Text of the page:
See more from this Session: Diversity and Trait Analyses In Crop Plants: II/Div. C07 Business Meeting
Wednesday, November 3, 2010: 10:15 AM
Long Beach Convention Center, Room 102C, First Floor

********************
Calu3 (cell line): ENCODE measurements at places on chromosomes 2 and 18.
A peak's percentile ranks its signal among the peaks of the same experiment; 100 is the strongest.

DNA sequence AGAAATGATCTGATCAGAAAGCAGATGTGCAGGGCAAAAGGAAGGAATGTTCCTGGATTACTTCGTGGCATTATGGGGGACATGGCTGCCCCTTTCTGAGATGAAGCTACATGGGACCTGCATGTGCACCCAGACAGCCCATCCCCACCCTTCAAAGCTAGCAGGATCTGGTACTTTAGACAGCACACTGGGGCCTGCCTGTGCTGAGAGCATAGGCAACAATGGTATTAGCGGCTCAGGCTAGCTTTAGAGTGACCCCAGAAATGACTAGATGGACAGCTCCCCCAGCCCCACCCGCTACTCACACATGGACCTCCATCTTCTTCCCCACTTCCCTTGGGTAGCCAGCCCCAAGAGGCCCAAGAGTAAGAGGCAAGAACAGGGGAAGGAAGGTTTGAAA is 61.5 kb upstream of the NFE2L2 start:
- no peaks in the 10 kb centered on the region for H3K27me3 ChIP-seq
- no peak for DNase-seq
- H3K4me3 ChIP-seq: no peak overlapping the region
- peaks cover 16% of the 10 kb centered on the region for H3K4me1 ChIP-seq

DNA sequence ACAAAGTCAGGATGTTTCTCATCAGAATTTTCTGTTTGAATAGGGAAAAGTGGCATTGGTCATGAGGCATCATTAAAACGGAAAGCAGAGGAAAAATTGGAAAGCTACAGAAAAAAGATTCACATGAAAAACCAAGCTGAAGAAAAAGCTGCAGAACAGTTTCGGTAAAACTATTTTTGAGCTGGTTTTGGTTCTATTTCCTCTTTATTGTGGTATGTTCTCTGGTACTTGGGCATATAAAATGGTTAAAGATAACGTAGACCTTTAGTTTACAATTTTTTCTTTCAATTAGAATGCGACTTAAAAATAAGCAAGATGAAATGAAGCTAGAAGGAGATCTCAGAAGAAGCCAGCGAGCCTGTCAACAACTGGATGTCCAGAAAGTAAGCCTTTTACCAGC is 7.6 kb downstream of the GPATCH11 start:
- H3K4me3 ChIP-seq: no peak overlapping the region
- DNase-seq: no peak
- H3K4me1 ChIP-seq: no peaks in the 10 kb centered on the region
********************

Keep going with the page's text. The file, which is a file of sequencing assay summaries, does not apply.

Red rice, a major weed in rice growing areas of the southern United States, is used as a model to elucidate the genetic basis of weediness with special emphasis on seed dormancy and seed shattering, which are two key traits for survival and persistence of the majority of weed species. Both traits were evaluated in two recombinant inbred line (RIL) populations developed from the crosses, Bengal x PSRR-1 and Cypress x PSRR-1. Bengal and Cypress are two non dormant and shattering resistant rice cultivars whereas PSRR-1 is a red rice accession with high intensity of shattering and seed dormancy. In Bengal x PSRR-1 population, QTL mapping indicated three major QTLs for seed shattering on chromosomes 2, 3, and 4 that explained 13.2, 9.3, and 10.9 % of the phenotypic variation, where as three QTLs on chromosome 7 and one on chromosome 1 were identified for seed dormancy with 5.8 to 18.9% of phenotypic variation. There are two major QTLs each explaining 15-26% of the phenotypic variation for both seed shattering and seed dormancy located on chromosomes 4, 8 and 3, 7 respectively in Cypress x PSRR-1 population. Only one QTL for each trait was consistently expressed in both populations indicating the influence of genetic background on trait expression. PSRR-1 alleles enhanced seed shattering and seed dormancy in most cases with the exception of the QTL for seed shattering on chromosome 8 in Cypress x PSRR-1 population. Near-isogenic lines are being developed to clone the major QTLs for these traits. The result from this model monocot will prove valuable to breed cultivars with preharvest sprouting tolerance and to understand the plant domestication process.